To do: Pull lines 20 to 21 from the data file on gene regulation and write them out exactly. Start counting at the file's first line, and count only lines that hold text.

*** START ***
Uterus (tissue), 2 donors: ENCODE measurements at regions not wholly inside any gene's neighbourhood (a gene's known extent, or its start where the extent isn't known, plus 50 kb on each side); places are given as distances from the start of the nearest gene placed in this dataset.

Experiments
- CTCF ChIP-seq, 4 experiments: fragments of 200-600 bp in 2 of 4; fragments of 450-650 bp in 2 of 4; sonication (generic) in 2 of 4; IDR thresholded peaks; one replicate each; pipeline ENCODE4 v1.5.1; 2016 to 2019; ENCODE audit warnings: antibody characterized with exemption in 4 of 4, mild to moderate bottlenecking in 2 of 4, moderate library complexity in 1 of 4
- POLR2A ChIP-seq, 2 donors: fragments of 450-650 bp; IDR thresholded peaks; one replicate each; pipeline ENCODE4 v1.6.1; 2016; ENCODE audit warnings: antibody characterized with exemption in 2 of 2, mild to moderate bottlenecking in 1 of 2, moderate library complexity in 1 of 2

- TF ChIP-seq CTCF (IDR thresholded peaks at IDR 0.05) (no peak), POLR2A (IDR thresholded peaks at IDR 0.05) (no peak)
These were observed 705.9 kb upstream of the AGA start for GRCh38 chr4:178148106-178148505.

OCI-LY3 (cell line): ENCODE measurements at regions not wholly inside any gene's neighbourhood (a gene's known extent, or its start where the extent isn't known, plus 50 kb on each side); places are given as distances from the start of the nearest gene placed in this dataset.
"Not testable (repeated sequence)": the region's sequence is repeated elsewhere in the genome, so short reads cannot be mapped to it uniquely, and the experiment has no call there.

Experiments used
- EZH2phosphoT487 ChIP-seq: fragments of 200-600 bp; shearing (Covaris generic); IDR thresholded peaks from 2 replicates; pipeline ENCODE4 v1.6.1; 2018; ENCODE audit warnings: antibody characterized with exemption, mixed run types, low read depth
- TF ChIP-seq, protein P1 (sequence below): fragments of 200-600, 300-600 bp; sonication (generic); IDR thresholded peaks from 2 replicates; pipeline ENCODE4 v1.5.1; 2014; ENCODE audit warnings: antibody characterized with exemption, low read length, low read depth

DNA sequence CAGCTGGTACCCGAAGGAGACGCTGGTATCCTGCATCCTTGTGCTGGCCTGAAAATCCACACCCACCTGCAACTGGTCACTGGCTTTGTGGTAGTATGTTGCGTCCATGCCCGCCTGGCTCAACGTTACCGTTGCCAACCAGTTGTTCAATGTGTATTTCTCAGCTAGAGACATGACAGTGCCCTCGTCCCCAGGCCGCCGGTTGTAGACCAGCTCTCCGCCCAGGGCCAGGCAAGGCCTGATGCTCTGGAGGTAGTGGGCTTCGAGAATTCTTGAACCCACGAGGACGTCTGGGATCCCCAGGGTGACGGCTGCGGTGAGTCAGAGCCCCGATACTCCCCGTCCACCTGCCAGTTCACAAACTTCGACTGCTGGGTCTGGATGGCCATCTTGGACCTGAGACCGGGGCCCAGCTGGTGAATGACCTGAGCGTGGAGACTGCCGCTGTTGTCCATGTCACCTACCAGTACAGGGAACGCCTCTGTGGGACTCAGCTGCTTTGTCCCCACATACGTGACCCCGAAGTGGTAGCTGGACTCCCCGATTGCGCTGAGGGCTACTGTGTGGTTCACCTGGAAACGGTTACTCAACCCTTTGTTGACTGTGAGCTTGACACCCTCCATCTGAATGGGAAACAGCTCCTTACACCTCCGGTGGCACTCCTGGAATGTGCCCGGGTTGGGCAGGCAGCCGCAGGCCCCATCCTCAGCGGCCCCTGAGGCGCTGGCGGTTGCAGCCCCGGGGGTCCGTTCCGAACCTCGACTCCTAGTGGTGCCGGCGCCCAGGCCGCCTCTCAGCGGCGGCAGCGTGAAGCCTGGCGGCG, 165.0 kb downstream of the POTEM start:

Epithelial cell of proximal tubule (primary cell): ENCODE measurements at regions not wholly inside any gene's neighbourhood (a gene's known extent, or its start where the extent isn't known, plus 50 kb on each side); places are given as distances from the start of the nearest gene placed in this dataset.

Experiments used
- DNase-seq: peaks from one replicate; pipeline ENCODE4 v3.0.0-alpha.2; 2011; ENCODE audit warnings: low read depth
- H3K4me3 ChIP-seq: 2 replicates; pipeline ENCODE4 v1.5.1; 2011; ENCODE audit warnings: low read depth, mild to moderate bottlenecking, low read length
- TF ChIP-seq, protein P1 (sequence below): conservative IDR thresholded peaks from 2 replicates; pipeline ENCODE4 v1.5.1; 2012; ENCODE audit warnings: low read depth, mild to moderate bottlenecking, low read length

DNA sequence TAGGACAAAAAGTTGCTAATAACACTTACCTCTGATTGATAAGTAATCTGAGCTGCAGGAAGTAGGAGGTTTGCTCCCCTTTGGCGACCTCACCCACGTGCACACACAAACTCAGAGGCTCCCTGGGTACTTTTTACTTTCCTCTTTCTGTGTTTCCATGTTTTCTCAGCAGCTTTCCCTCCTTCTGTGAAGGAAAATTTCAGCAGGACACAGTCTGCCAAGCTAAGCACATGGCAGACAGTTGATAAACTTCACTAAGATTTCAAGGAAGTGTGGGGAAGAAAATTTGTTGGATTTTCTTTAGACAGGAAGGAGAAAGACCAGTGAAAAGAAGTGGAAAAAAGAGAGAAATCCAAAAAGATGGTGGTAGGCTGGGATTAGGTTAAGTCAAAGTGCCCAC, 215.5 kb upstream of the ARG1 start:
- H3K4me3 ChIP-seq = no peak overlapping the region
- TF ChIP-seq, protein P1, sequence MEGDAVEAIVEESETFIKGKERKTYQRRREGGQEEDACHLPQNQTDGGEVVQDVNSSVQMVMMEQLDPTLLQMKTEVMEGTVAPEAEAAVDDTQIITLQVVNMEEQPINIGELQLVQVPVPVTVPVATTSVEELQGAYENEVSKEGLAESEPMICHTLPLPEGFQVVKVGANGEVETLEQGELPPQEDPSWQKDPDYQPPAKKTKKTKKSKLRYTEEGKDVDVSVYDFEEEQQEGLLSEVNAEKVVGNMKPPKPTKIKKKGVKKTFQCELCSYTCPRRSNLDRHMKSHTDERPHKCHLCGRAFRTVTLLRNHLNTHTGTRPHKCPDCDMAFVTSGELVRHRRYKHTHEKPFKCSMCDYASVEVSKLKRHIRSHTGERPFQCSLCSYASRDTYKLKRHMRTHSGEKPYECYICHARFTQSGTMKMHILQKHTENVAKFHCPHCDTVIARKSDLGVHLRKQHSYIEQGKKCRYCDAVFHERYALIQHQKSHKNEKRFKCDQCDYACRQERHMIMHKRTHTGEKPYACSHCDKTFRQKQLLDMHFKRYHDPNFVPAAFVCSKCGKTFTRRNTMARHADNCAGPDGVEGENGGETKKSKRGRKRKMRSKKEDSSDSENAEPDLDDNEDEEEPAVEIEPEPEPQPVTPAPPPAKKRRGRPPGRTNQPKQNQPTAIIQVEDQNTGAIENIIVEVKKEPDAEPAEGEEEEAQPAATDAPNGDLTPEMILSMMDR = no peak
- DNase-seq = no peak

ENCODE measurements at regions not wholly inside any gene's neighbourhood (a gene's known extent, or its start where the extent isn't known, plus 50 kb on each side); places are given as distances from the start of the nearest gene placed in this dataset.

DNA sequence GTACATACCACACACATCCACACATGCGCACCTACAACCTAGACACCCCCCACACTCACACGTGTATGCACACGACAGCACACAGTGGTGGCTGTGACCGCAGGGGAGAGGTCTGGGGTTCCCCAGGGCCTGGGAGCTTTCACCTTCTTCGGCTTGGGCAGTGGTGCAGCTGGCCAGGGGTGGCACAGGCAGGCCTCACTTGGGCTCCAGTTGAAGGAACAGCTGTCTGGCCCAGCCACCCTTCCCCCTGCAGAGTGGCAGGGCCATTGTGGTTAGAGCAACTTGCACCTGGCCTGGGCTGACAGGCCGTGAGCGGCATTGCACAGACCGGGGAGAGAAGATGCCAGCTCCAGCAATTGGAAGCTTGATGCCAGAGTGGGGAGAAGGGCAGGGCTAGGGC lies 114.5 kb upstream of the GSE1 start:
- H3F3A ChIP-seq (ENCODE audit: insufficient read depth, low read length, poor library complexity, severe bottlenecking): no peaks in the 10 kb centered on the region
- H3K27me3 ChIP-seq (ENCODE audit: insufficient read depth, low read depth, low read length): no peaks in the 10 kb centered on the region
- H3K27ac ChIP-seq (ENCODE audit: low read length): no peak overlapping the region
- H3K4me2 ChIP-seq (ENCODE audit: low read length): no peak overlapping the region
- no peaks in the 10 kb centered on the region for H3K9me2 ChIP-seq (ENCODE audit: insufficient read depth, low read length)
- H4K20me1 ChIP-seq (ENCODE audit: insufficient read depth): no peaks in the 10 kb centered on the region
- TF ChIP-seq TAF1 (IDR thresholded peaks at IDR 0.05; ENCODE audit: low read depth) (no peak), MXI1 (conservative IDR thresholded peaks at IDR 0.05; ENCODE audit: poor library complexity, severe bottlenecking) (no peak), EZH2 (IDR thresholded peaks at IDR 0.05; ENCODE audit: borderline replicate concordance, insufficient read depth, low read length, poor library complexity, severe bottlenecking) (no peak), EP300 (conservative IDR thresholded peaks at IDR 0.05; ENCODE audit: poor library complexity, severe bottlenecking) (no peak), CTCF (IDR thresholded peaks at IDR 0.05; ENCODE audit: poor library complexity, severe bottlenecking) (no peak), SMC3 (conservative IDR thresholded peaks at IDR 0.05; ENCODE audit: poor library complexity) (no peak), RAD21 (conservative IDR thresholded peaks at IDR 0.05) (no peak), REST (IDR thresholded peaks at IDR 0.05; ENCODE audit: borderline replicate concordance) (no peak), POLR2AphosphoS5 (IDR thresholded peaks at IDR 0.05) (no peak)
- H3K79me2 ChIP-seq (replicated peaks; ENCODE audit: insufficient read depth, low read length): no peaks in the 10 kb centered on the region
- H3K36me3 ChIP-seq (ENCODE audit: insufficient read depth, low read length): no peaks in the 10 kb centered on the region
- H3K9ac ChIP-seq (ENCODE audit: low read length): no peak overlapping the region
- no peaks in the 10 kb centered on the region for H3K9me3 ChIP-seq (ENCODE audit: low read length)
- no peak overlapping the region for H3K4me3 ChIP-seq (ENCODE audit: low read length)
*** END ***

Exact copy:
- TF ChIP-seq, protein P1, sequence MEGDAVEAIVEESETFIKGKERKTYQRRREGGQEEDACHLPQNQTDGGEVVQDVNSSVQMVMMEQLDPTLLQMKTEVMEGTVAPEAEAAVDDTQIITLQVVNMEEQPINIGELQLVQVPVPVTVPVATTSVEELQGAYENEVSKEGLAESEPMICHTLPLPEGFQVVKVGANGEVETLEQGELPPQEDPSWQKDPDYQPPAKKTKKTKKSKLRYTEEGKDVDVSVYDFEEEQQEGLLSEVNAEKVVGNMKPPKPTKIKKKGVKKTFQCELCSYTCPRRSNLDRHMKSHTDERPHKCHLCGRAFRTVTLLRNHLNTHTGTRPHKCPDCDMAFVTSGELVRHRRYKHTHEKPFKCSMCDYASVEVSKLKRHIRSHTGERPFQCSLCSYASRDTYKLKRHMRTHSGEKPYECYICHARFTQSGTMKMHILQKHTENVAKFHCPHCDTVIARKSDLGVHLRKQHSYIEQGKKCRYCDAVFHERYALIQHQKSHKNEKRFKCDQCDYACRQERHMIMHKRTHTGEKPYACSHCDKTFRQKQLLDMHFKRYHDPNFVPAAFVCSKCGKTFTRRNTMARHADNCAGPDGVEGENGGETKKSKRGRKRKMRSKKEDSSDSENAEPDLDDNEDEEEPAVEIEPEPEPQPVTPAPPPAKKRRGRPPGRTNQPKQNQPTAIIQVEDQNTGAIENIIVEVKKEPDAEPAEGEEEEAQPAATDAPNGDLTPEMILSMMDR = no peak
- DNase-seq = no peak